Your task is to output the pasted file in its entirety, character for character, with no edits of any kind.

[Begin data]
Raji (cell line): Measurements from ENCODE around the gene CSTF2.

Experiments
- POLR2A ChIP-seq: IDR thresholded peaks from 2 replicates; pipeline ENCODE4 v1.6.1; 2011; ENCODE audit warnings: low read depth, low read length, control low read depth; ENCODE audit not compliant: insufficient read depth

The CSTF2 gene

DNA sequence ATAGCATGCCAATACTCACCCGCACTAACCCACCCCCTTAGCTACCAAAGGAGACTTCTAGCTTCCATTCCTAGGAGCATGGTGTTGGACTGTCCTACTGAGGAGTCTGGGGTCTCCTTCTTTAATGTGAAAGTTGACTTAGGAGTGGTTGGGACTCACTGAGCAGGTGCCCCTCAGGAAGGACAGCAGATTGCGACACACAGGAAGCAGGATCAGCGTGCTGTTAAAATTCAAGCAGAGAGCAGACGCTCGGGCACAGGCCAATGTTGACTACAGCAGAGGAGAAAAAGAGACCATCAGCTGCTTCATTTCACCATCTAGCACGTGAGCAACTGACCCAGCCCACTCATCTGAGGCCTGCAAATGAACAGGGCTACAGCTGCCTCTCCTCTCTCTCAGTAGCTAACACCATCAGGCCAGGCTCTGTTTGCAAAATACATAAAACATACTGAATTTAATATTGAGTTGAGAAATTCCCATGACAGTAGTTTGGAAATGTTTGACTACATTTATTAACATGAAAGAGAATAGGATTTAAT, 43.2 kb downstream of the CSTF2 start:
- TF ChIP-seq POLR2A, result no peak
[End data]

Raji (cell line): Measurements from ENCODE around the gene CSTF2.

Experiments
- POLR2A ChIP-seq: IDR thresholded peaks from 2 replicates; pipeline ENCODE4 v1.6.1; 2011; ENCODE audit warnings: low read depth, low read length, control low read depth; ENCODE audit not compliant: insufficient read depth

The CSTF2 gene

DNA sequence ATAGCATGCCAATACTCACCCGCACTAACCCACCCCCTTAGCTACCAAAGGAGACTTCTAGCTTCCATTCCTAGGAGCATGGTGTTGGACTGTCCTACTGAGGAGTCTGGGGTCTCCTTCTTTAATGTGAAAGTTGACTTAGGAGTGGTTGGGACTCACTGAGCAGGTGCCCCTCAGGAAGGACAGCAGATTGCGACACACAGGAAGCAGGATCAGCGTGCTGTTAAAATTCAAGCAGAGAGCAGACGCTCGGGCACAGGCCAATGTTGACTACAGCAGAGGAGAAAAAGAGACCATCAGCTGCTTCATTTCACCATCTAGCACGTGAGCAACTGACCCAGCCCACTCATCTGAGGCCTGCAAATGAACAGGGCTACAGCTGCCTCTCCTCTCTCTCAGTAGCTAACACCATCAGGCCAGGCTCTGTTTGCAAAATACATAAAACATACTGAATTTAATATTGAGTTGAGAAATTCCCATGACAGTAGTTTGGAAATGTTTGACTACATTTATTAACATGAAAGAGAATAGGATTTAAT, 43.2 kb downstream of the CSTF2 start:
- TF ChIP-seq POLR2A, result no peak